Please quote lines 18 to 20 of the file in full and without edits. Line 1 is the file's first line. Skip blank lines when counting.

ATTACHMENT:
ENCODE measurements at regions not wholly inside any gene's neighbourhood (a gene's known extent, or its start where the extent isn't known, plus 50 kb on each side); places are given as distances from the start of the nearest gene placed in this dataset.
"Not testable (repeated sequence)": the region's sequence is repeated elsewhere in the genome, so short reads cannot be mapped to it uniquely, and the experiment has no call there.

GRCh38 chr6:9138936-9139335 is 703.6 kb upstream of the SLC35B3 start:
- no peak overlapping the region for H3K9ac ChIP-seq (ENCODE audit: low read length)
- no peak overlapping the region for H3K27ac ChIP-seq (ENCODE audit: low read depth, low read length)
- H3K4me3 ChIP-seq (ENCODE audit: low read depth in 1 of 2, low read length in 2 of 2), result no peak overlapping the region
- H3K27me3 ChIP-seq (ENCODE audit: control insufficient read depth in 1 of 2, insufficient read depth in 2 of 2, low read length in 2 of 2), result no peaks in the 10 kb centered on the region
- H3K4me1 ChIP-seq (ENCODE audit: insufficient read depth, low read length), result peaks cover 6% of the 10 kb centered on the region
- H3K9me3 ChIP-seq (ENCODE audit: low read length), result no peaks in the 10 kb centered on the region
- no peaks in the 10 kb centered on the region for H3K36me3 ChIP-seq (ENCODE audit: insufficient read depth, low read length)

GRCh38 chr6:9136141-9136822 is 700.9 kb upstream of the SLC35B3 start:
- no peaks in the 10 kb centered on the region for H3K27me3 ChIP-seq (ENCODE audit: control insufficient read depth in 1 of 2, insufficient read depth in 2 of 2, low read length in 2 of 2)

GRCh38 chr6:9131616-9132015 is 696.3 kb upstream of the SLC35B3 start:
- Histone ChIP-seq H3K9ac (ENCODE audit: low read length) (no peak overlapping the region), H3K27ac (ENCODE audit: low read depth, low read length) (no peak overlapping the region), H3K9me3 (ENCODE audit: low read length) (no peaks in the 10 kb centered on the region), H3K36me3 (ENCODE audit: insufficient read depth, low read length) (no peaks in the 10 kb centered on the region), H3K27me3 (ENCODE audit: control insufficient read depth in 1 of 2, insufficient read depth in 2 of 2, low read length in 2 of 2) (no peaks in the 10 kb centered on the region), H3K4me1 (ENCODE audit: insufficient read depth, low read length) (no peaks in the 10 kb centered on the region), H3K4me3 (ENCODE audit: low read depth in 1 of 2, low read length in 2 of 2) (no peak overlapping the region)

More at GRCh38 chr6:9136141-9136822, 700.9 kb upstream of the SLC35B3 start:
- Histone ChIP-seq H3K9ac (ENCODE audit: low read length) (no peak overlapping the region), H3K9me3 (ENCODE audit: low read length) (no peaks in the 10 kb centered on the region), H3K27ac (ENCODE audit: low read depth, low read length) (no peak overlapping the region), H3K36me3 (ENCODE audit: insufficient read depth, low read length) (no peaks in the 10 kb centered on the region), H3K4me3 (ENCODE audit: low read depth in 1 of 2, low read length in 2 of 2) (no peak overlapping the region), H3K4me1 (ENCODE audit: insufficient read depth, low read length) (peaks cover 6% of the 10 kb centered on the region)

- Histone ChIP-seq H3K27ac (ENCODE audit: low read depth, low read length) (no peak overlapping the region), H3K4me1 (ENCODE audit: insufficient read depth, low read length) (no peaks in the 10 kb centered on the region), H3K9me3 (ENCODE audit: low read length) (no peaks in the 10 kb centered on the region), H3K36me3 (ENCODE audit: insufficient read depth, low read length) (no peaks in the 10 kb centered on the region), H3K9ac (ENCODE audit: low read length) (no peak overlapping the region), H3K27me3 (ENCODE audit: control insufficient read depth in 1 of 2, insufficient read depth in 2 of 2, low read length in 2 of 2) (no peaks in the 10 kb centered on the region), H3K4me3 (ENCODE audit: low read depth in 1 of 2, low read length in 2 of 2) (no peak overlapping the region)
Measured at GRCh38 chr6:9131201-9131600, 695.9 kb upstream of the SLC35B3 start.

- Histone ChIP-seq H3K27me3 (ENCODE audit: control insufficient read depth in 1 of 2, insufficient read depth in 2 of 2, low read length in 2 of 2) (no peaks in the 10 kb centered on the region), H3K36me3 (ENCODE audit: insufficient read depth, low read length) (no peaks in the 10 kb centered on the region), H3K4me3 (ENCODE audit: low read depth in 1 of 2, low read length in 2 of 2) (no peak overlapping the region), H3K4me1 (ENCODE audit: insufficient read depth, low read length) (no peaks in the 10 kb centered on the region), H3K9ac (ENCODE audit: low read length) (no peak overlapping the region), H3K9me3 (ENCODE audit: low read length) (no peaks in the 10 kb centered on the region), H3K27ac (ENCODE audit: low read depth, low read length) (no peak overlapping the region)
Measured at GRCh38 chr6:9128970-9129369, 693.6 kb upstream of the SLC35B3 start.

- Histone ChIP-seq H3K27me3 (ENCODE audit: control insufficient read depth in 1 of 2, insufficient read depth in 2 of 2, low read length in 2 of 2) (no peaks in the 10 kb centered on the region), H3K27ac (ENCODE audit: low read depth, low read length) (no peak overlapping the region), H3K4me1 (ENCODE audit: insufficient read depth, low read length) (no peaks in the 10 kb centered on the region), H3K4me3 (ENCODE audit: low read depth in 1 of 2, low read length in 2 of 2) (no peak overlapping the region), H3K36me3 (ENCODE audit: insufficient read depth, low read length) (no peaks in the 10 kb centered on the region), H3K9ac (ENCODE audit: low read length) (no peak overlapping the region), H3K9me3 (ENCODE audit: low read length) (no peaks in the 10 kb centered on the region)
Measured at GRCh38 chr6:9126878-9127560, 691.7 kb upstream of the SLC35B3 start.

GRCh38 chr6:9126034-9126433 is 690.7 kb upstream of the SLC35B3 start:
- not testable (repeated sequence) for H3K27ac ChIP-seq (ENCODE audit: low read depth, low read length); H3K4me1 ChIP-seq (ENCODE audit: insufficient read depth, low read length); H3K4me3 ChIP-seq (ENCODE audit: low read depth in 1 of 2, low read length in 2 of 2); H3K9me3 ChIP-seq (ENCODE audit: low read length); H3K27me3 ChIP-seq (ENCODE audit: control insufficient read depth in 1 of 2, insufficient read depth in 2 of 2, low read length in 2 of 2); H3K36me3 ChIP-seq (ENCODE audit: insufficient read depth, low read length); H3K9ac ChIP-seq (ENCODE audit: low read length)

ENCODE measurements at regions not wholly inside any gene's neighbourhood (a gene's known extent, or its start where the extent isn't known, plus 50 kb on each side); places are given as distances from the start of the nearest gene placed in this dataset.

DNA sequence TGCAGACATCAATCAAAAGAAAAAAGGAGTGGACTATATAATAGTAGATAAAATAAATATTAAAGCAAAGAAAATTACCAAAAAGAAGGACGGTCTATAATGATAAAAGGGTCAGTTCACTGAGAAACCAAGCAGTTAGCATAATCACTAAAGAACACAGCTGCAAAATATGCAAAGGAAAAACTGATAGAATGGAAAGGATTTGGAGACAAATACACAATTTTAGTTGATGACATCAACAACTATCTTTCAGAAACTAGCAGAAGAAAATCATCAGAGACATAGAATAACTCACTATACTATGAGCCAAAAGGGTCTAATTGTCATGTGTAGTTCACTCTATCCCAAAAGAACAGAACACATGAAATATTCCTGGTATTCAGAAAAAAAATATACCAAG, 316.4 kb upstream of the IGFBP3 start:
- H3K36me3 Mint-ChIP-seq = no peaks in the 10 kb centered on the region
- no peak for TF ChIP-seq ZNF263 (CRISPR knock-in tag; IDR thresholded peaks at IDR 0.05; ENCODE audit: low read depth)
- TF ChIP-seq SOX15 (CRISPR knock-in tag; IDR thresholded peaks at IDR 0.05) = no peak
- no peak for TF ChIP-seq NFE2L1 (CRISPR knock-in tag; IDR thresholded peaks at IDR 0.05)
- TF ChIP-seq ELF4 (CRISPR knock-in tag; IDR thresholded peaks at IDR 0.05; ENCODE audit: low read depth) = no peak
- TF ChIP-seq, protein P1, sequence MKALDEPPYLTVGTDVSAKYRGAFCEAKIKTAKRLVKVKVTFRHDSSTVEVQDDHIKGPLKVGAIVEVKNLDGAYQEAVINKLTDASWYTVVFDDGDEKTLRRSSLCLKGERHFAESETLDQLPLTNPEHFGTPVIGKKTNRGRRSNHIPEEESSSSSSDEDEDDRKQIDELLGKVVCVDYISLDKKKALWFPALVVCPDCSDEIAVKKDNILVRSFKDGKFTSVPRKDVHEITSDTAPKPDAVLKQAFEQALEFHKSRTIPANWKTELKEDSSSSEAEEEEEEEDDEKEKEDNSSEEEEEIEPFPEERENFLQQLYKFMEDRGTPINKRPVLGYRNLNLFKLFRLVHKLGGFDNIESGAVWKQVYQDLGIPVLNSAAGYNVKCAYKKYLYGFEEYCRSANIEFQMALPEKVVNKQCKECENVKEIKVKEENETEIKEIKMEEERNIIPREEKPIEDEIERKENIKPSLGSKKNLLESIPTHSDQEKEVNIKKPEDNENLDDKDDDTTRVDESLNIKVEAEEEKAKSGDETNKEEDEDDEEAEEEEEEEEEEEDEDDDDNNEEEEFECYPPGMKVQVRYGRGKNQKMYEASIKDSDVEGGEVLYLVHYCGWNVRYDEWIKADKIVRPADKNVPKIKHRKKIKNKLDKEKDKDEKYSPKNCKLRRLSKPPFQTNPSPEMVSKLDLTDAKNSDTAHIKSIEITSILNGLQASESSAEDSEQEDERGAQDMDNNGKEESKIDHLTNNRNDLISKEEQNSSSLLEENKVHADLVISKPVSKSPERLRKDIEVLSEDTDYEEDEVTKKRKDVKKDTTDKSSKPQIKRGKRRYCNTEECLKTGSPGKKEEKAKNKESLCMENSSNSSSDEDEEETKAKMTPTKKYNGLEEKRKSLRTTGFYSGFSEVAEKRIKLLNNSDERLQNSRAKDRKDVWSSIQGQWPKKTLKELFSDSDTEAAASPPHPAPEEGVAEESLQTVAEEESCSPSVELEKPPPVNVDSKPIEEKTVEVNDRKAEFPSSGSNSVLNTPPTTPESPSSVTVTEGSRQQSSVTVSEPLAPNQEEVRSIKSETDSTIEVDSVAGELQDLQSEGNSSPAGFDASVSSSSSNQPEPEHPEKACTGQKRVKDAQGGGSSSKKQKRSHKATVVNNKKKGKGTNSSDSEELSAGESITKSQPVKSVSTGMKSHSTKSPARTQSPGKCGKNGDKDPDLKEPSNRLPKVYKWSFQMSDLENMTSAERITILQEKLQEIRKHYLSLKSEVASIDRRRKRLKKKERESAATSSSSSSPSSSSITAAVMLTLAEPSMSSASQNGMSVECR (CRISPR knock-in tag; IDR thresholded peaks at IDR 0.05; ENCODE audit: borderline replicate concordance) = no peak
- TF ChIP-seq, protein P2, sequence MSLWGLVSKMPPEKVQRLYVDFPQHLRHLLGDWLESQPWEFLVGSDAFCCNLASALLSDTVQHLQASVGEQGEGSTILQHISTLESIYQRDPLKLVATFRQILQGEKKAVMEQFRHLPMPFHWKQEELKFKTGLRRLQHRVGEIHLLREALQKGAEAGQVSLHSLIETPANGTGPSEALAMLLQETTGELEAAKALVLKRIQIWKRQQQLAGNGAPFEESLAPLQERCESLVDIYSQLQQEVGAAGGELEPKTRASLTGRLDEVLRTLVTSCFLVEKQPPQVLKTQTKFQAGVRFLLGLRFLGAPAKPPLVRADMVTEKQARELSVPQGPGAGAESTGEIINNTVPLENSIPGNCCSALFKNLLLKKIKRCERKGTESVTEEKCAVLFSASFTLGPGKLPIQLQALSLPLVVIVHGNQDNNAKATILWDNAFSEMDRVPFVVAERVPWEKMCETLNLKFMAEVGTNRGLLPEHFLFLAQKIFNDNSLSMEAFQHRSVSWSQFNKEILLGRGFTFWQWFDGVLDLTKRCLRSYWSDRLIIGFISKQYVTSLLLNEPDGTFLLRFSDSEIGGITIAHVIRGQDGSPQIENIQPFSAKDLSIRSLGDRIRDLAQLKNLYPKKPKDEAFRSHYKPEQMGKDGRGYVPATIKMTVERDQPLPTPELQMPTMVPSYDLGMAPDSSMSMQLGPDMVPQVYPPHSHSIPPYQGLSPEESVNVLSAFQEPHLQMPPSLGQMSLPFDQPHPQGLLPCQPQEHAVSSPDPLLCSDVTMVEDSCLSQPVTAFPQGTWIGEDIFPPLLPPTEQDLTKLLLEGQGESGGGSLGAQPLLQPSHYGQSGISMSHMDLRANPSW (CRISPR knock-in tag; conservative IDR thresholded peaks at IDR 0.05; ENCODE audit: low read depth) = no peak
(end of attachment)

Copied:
Measured at GRCh38 chr6:9131201-9131600, 695.9 kb upstream of the SLC35B3 start.

- Histone ChIP-seq H3K27me3 (ENCODE audit: control insufficient read depth in 1 of 2, insufficient read depth in 2 of 2, low read length in 2 of 2) (no peaks in the 10 kb centered on the region), H3K36me3 (ENCODE audit: insufficient read depth, low read length) (no peaks in the 10 kb centered on the region), H3K4me3 (ENCODE audit: low read depth in 1 of 2, low read length in 2 of 2) (no peak overlapping the region), H3K4me1 (ENCODE audit: insufficient read depth, low read length) (no peaks in the 10 kb centered on the region), H3K9ac (ENCODE audit: low read length) (no peak overlapping the region), H3K9me3 (ENCODE audit: low read length) (no peaks in the 10 kb centered on the region), H3K27ac (ENCODE audit: low read depth, low read length) (no peak overlapping the region)
Measured at GRCh38 chr6:9128970-9129369, 693.6 kb upstream of the SLC35B3 start.